Immediate cageside stats actually showed Johnson outlanding Rosholt in total strikes, 86-53, but Rosholt accumulated 8:34 of control time.
"In that last minute he really came at me with a flurry, and the only thing going through my mind was, 'Duck!' " Rosholt said. "I look forward to a vacation and some time off."
Fighting out of Team Takedown in Arlington, Texas, Rosholt has only one loss in the UFC, a first-round knockout to Alexey Oleinik in November. Five of his six UFC wins have come via decision.
"I thought I was really close to being finished in the third," Johnson said. "I brought everything I had in that last little flurry. He stumbled up on the cage on his own, and he had a short little uppercut, so I just threw caution to the wind and gave it everything I had."
Nunes submits McMann in Round 1
Nunes (11-4) cruised to a first-round submission win against former title challenger and U.S. Olympian Sara McMann. She dropped McMann with a right hand early in the fight, before producing a tap via rear-naked choke at 2:53.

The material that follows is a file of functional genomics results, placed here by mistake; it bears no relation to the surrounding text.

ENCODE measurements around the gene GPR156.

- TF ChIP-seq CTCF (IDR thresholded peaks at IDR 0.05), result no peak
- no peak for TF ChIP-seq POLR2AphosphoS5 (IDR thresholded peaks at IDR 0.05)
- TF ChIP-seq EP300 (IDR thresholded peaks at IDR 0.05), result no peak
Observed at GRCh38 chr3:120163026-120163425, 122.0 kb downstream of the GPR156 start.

Fighting out of American Top Team, Nunes is one of the more unheralded prospects of the division, but with a 4-1 UFC record she is suddenly knocking on the door of another high-profile matchup.
"Everybody thinks I'm weak on the ground, but it's my background," Nunes said. "Jiu-jitsu and judo, I've trained my whole life. In some fights, I can't put my game plan the way I want, but it is my background. I like striking, but I come with the grappling."
Nunes came with a little bit of it all in the quick finish. She got McMann's attention with two early left hooks and defended a key takedown attempt by McMann, a world-class wrestler. McMann (8-3), who was coming off a loss to Miesha Tate, threw a lazy right leg kick in the center of the Octagon, and Nunes pounced, nailing her with a straight right to the chin. McMann eventually fell to her knees from the shot.